The mobile industry moves more quickly than other enterprise IT segments, and doing things differently during rollout sends a powerful signal that your initiative will move at a different pace and be more customer-centric. Consider contests, internal whisper campaigns, lunch n’ learns and videos with internal company “personalities.”
This is also where investment you made developing stakeholders early on will yield a huge payoff. If you have thousands of people at your organization, unofficial “spokespeople” from within the user base can help champion mobile app awareness better than your corporate newsletter. Water cooler talk is often the groundswell needed for your application initiative to take off.
Think Agile, Think Iteratively
New mobile apps are constantly introduced and existing apps updated in the consumer world. Enterprise users will have this expectation too. Mobility initiatives must be viewed as an iterative project rather than a big-bang launch.
An application pipeline management approach to keep your project growing and apps evolving to meet changing needs is critical. This includes using analytics to uncover how the mobile app is, or is not, being used. You should measure and react to user’s touch points along the app download and usage journey and analyze the “waterfall” of behavior to identify opportunities to increase usage such as proactive support, training and UX enhancements.
You should also implement processes to capture new ideas from your user base and give your mobility initiative scale. You don’t need to have every mobile app ready for day one. In fact, you may be better served to make visible a pipeline of ideas so users see feedback is being captured and new apps will continue coming.
Augment custom apps with curated public ones; introducing new versions and adding new mobile apps gives users reason to come back to your catalog and will drive adoption.
Your role is to help users become better mobile workers in general, not just to get them to use your custom apps or launch an enterprise app store. Getting close to users and thinking of them as “customers” will lead you in the right and most valuable direction.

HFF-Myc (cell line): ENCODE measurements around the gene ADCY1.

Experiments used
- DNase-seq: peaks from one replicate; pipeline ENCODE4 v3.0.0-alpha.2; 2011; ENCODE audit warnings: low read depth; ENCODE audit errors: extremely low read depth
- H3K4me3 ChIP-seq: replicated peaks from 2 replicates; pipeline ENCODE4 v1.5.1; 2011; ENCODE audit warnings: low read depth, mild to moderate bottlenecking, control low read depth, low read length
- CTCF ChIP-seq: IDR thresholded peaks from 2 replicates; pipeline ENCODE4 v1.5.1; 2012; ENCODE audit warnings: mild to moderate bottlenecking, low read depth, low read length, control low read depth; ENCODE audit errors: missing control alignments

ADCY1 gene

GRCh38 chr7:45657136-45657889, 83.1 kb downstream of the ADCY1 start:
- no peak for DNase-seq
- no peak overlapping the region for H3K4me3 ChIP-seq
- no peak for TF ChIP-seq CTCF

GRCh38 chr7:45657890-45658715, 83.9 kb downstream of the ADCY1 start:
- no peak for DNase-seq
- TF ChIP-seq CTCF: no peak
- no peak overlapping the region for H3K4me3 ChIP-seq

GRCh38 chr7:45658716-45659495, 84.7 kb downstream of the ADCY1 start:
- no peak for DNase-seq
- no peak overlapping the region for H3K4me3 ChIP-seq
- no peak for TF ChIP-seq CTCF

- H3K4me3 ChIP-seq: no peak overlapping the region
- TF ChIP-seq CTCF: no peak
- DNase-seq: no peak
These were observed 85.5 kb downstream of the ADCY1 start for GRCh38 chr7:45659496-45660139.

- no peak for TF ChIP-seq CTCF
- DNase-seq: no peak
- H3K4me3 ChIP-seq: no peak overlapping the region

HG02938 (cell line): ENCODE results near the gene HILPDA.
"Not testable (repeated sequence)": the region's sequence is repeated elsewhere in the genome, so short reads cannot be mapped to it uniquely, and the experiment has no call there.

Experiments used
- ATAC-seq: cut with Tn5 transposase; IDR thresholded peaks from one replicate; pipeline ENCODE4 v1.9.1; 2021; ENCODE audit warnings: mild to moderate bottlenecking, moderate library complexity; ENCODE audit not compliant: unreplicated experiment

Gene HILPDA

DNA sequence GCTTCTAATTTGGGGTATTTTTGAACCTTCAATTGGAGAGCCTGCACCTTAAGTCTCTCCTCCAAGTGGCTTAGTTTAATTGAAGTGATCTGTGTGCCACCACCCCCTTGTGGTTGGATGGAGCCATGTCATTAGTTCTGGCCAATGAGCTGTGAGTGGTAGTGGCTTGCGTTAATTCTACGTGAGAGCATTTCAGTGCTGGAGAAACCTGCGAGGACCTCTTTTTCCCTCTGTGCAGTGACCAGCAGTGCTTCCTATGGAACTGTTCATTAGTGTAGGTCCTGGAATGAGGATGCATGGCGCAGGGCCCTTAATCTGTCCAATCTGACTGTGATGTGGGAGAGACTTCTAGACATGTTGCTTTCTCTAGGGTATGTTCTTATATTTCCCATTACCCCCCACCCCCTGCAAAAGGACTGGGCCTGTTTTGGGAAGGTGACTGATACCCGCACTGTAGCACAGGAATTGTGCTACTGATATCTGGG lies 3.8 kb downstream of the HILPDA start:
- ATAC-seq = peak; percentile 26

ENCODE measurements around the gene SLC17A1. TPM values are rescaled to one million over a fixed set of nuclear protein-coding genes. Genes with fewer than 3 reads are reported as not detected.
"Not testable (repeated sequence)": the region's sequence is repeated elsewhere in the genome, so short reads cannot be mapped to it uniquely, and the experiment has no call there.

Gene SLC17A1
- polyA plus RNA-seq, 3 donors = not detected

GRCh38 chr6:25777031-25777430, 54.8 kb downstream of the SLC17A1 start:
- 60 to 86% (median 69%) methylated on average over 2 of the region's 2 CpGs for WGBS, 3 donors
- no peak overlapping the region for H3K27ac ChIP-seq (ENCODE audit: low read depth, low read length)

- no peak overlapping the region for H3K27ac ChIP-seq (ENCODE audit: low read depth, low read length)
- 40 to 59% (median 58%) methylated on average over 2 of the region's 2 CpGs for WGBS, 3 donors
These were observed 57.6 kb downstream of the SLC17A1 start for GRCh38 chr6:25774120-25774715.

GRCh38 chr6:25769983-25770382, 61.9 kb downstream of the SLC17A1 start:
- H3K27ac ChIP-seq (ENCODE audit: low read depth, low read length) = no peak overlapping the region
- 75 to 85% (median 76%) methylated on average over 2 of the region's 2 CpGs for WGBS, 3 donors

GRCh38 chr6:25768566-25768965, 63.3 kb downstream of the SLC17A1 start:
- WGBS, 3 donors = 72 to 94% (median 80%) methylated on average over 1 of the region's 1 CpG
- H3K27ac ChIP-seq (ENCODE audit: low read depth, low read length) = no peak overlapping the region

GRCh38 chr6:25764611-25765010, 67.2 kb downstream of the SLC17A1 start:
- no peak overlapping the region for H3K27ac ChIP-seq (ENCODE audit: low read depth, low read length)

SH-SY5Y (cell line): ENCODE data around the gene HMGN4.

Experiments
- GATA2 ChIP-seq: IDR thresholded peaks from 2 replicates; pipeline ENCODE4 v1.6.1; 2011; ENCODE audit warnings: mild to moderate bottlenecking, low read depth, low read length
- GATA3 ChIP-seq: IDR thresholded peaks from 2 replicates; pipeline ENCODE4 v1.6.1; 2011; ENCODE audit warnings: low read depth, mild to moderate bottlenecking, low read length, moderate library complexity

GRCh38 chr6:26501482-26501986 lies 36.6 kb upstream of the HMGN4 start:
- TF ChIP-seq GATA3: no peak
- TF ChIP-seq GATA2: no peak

Even if you don’t follow agile methods in software development, mobile projects are a good opportunity to do that in a sandbox. Even if you’re in IT and marketing isn’t a focus, mobile projects are a great place to develop those skills.
Think holistically about your enterprise mobility initiative. It’s a constant machine that needs to be run to see success and impact your organization in a real way.
Mark Lorion is chief marketing officer at Apperian, an enterprise-class mobile application management and app store platform for the secure delivery of critical apps to 100 percent of users across an organization.
Paul Ferrill has been writing for over 15 years about computers and network technology. He holds a BS in Electrical Engineering as well as a MS in Electrical Engineering. He is a regular contributor to the computer trade press. He has a specialization in complex data analysis and storage. He has written hundreds of articles and two books for various outlets over the years. His articles have appeared in Enterprise Apps Today and InfoWorld, Network World, PC Magazine, Forbes, and many other publications.